As information technology has made vast amounts of information available at our children’s finger tips, the classroom paradigm has shifted. Education is about much more that teaching of facts. Now schools must be set up to nurture the personal qualities that prepare children for meaningful lives in a changing world. Personal qualities such as integrity, perseverance, grit and curiosity are more important than ever.
Are we willing to change our institutions to meet our children’s needs?
Evergreen recently became a member of the Black Student Fund (BSF). I am thrilled to be part of this organization that has helped so many DC area students and their families have access to quality education. Evergreen has a long history of leadership in diversity issues in independent schools. We have been recognized as the most racially and culturally diversity member of the Assiation of Independent Maryland Schools (AIMS)
As the BSF website says:
“Since 1964, the Black Student Fund has provided financial assistance and support services to Washington, DC metropolitan area African-American students, grades pre-kindergarten to 12, and their families. BSF-assisted students stay in school, graduate high school with distinction and enter college. 70% of these students are from one-parent households. Many are the first generation to progress to higher education.
Established to racially desegregate the independent schools of the National Capital area, the Fund serves as an advocate for all black children and strives to assure that black students and their families have equal access to every educational opportunity.”
Evergreen will be participating in the BSF Independent School Fair on Sunday September 8 from 2 pm to 5pm at the Washington Convention Center. I hope to see you there.
Life feels back to normal at Evergreen after being closed for Hurricane Sandy. We are so fortunate that the storm left the DC area unscathed. Children came into school today ready for the predictability of our routine. We quickly regained equilibrium. Teachers told me that there were no discussions of the recent storm in circle time nor were there conversations on the playground or at lunch. I appreciate our parents’ care shielding their young children from media images and news reports. Pictures of burning homes or waterlogged streets can be disturbing to old and young alike.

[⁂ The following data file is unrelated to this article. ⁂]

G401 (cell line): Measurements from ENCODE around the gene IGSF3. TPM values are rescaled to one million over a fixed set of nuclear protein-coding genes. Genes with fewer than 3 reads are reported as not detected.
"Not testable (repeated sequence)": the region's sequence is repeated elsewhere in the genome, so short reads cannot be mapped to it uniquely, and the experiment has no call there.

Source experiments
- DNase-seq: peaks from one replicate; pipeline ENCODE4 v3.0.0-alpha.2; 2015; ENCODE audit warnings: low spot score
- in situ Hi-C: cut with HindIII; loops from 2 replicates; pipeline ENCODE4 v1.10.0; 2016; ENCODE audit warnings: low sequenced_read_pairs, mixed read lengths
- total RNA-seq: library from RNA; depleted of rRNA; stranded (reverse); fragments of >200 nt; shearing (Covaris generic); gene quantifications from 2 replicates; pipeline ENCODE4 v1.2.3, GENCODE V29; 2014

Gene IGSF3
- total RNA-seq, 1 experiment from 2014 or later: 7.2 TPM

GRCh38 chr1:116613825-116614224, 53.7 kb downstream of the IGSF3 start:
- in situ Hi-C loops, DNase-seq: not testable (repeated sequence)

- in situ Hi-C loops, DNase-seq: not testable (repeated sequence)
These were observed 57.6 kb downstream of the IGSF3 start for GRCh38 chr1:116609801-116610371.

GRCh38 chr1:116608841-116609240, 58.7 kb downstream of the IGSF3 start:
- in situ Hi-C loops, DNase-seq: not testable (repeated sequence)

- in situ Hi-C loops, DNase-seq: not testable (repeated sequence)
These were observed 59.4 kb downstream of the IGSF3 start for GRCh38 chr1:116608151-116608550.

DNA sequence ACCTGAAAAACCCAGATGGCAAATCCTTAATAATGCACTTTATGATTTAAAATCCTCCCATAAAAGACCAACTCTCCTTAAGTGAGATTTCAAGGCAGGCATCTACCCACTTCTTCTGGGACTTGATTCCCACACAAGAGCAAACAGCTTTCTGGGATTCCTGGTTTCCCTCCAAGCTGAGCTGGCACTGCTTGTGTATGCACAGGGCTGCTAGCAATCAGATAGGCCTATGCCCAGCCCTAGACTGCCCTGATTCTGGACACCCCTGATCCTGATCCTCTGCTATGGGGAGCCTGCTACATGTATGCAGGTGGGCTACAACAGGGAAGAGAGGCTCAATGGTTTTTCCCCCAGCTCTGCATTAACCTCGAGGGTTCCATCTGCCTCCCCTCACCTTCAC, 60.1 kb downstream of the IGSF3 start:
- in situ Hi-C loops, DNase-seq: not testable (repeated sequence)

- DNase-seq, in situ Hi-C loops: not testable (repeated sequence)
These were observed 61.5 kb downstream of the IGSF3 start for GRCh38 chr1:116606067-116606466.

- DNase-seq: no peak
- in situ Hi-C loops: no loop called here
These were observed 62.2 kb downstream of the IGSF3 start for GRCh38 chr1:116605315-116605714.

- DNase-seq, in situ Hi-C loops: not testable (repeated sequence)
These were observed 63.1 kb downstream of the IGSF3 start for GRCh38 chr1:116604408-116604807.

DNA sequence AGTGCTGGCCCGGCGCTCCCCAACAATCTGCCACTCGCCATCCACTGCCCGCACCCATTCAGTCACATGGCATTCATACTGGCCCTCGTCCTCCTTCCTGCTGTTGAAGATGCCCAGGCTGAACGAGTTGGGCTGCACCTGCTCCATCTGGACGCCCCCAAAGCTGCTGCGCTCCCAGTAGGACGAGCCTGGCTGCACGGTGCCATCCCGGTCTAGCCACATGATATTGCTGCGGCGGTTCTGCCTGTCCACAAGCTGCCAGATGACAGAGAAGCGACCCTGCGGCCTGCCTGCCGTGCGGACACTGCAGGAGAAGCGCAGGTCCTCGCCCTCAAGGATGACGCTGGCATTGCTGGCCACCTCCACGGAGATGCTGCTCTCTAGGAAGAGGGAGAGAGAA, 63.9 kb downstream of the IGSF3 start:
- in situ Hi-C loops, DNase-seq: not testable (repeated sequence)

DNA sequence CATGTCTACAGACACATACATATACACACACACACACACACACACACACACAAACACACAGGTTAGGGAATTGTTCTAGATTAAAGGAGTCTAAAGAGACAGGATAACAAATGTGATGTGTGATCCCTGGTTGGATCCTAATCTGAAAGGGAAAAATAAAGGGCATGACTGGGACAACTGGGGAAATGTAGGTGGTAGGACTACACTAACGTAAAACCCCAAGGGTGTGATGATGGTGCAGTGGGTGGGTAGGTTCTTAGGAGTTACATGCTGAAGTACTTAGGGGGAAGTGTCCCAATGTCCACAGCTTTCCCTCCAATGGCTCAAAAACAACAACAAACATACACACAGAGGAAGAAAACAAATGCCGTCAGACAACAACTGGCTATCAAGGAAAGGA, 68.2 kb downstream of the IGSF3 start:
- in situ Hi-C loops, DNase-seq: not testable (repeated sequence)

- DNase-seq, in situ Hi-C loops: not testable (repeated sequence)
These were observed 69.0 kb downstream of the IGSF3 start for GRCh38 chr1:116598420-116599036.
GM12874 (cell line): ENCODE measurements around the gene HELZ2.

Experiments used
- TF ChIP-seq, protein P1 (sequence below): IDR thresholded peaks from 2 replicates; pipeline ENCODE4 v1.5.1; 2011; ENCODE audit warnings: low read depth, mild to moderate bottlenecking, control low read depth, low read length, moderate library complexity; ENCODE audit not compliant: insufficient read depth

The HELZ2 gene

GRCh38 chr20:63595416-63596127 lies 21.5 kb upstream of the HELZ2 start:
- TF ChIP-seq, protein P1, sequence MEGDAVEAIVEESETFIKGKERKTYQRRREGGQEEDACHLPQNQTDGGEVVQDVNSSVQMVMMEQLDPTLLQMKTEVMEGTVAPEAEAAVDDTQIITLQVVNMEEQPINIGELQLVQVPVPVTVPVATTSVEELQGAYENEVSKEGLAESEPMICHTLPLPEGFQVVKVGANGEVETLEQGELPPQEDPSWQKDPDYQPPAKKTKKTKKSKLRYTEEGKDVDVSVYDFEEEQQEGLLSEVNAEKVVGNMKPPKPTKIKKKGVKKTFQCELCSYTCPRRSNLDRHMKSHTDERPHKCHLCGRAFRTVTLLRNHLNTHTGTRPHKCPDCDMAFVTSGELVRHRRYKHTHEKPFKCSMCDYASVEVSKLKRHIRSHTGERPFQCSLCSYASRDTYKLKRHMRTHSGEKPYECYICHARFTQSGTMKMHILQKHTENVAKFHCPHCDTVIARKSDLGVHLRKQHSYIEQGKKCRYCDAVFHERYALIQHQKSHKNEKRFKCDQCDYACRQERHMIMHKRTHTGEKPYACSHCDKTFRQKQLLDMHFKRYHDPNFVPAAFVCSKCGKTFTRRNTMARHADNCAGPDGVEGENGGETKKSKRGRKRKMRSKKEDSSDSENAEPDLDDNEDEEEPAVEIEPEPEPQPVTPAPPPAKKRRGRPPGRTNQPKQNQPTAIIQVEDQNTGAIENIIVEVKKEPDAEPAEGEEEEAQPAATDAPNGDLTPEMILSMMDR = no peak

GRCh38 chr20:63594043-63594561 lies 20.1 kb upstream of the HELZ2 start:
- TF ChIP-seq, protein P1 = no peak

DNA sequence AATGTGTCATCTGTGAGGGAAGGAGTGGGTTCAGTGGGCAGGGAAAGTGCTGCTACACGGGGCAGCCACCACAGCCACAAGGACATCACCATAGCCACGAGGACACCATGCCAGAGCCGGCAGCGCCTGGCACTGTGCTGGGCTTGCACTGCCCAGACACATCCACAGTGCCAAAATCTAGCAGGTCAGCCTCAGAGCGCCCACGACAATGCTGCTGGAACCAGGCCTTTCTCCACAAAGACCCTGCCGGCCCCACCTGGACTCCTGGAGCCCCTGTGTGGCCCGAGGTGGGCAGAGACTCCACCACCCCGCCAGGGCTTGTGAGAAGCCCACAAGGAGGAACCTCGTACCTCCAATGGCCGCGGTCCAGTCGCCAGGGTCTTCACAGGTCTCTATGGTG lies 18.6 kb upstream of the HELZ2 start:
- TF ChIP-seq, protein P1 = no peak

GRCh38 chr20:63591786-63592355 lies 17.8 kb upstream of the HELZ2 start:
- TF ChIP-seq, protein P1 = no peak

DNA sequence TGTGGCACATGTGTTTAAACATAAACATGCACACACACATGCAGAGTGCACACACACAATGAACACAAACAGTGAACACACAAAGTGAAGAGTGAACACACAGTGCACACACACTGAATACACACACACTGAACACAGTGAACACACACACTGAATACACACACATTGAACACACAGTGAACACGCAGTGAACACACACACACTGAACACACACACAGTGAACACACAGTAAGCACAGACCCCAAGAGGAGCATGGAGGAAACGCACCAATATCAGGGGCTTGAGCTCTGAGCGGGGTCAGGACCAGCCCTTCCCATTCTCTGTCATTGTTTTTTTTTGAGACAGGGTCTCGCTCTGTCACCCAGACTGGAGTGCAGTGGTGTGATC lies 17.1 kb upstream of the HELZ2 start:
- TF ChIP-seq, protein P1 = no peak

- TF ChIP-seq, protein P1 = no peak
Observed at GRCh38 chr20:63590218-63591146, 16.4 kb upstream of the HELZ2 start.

The lack of discussion of the hurricane doesn’t mean children have not been affected. Some children may have relatives in New York or New Jersey. Some may have anxiety about another storm. Children are deeply aware of stress in the adults who surround them. Please be ready to talk to your child about the storm. Let them know that being prepared is the key to safety. Fire drills, tornado procedures and our emergency plans are in place to ensure that we are safe at Evergreen. Most of all listen to their worries and reassure them with love.
Please speak to your child’s teacher if he or she seems worried, too. It helps us so much to have insight into what you are seeing at home. We can also point to additional resources to support your child. I am so glad that everyone in our community is safe– let’s not wait until Thanksgiving to appreciate all of our blessings every day.
One of my favorite spots in Washington, DC is the Alexander Calder Room at the National Gallery of Art. And to me, his mobile in the East Wing Atrium is a DC landmark on par with any of the memorials on the Mall. You can visit the room now using the NGA’s virtual interactive gallery here.
So I was thrilled when one of our teachers, Ms. Tobin, told me that her class was going to study Calder’s work and create their own kinetic sculptures. With Ms. Michael’s help, the class created a collaborative mobile after seeing Calder’s wire circus sculptures. Ms. Tobin even showed the video clip of Calder performing his own wire-sculpture circus. How fun is it to see a grown artist making his own toys out of wire!
Now Evergreen School has our own artistic landmark, too! Now if we could only create the virtual gallery…
Ms. Tobin also showed the video clip of Calder performing his own wire-sculpture circus at The Whitney.